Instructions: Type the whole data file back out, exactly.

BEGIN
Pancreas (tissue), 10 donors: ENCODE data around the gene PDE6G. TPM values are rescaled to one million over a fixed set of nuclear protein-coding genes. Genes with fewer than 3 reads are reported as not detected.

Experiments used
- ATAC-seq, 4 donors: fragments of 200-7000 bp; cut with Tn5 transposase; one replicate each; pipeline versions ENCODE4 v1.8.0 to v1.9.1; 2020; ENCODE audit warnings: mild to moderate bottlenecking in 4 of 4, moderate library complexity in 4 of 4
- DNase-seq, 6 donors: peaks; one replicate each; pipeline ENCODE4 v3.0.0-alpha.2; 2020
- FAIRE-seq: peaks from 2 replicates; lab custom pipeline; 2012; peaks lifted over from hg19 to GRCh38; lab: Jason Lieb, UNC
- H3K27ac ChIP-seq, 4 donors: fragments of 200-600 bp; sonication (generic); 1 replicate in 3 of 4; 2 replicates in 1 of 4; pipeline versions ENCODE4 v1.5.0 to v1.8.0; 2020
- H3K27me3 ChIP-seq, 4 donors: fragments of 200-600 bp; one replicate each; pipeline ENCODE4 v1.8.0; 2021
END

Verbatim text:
Pancreas (tissue), 10 donors: ENCODE data around the gene PDE6G. TPM values are rescaled to one million over a fixed set of nuclear protein-coding genes. Genes with fewer than 3 reads are reported as not detected.

Experiments used
- ATAC-seq, 4 donors: fragments of 200-7000 bp; cut with Tn5 transposase; one replicate each; pipeline versions ENCODE4 v1.8.0 to v1.9.1; 2020; ENCODE audit warnings: mild to moderate bottlenecking in 4 of 4, moderate library complexity in 4 of 4
- DNase-seq, 6 donors: peaks; one replicate each; pipeline ENCODE4 v3.0.0-alpha.2; 2020
- FAIRE-seq: peaks from 2 replicates; lab custom pipeline; 2012; peaks lifted over from hg19 to GRCh38; lab: Jason Lieb, UNC
- H3K27ac ChIP-seq, 4 donors: fragments of 200-600 bp; sonication (generic); 1 replicate in 3 of 4; 2 replicates in 1 of 4; pipeline versions ENCODE4 v1.5.0 to v1.8.0; 2020
- H3K27me3 ChIP-seq, 4 donors: fragments of 200-600 bp; one replicate each; pipeline ENCODE4 v1.8.0; 2021